We've all done it… stumbled across an idea for an app that we thought could be the next big thing. But once you have a great idea, what do you do with it? Before you sketch a single screen, before you write one line of code, before you spend years of your life and hundreds of thousands of your own dollars, try to find out if anyone wants your app and is willing to spend money for it! Fortunately, a plethora of fantastic and freely available third-party tools are available today to help you validate any idea. In this article I'll walk you through the process I'm using to validate an application/business idea of mine called TapPresent.
TapPresent is an idea that came out of work that I did a couple of years ago for a Fortune 500 company. I was brought on board to build a solution to a sales and marketing problem that they were having with remote sales teams. This was at the same time that Apple was launching their App Store. The iPad didn't exist at the time, but I saw the possibilities for a better solution even under the confines of the iPhone's limited screen real estate. Since then, I've continued to come across client after client (even my own company) that seemed to need this same solution. I came to the conclusion that I needed to validate the idea and see if there is actually a demand for the product.
A "teaser" Web page is central to the validation process
Don't jump the gun and think that your idea is so groundbreaking and time sensitive that you need to act immediately. Validation gets you to the starting line of the marathon that you hope to run. Based on real data, validation helps you understand where you rank in that race and if it is even worth running.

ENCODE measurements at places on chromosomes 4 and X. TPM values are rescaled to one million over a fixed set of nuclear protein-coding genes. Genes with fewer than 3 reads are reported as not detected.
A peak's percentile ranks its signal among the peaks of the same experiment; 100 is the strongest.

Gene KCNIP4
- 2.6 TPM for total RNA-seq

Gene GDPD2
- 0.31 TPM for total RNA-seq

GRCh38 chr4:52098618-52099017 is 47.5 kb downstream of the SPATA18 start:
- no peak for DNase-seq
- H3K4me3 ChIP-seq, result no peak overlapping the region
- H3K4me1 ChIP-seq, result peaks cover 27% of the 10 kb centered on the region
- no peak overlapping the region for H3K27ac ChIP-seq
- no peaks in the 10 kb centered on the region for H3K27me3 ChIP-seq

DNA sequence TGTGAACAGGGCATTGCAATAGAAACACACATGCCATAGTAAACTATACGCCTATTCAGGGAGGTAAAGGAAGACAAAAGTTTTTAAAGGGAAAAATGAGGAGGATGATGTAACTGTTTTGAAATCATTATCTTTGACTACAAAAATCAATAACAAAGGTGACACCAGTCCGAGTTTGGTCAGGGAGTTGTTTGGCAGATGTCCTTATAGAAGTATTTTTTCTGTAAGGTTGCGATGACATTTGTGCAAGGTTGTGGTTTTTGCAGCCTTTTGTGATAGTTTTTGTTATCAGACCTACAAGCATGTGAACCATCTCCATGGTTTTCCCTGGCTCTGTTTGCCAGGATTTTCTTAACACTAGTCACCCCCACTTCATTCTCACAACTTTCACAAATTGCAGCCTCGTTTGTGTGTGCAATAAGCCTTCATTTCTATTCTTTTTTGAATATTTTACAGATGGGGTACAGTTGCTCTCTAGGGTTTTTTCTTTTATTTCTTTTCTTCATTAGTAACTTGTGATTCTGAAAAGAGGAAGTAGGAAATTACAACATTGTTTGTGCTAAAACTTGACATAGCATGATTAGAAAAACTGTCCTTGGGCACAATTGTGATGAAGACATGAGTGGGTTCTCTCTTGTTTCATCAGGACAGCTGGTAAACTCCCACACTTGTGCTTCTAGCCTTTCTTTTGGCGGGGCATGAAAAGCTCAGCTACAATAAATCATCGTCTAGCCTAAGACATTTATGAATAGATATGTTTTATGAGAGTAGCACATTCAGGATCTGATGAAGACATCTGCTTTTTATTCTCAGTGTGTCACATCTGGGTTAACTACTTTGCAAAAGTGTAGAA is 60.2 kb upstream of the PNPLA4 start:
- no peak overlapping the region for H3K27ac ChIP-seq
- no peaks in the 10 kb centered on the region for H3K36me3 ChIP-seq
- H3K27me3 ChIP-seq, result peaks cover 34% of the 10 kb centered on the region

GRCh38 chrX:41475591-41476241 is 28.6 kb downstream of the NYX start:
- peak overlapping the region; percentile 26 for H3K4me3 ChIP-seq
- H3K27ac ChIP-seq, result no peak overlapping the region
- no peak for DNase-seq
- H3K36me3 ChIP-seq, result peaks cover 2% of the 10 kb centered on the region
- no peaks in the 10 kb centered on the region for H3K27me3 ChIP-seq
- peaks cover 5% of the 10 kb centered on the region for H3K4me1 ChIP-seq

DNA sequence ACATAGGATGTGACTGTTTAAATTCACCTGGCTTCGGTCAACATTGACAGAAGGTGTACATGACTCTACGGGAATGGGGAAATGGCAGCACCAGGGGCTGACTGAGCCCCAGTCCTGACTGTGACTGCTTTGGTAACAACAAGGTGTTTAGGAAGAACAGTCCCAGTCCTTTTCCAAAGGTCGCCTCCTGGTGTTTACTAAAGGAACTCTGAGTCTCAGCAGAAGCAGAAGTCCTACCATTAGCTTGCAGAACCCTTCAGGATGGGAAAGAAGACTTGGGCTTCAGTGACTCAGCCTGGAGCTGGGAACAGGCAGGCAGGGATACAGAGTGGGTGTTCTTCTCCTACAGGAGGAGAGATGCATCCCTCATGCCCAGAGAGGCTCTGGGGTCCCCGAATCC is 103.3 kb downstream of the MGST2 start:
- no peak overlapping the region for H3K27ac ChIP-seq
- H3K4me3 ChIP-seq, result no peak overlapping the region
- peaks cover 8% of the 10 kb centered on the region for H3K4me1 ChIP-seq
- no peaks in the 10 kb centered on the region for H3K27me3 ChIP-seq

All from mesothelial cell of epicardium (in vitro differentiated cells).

Central to the validation process is the website teaser page that will introduce TapPresent to the general public. For this I'm using LaunchRock.com, a turnkey solution for the creation of a customized "Coming Soon" page that will provide a method for users to add their name to the invite list. This list will give me an idea about how much interest there is in TapPresent. In addition, a teaser page goes a long way towards ensuring a successful launch by raising the awareness of your application long before it goes live. This makes a lot of sense since people are more likely to download your app if they are already somewhat familiar with it.
The purpose of this Web page is to tease the user with a glimpse of what's to come. Ideally, you want to create a climate of anticipation. You want people to look forward to the release of your app. You want them primed and ready to break down the doors the second you unlock them.
With LaunchRock you are offering users who sign up the opportunity to gain early access if they get friends to sign up. Every friend that joins the invite list (via a link that LaunchRock generates for them) moves that user up the invite list. With most application launches, an early limited release with those that are champions of the product will occur, and these are the coveted spots that people are after. People love to know in advance about the next big thing, and LaunchRock will show you just who those champions are, based on the number of friends that they invited to join, and then in-turn, signed up for the invite list.
With any good teaser there is a sense of memorablity. To achieve this, I suggest that you take a little time to create a strong brand image. By "brand" I mean the visual attributes that are associated with the application: logo, color scheme, style, attitude, etc. By combining an attractive logo with a strong color scheme you are establishing the brand's identity… often without even telling people what you do. This was the case with UseHipster.com, who, back in January, got 10k signups in two days without even revealing what it was that they planned to do. They created an atmosphere of mystery around the brand that convinced early adopters that they were worth taking note of, and thousands signed up for their invite list.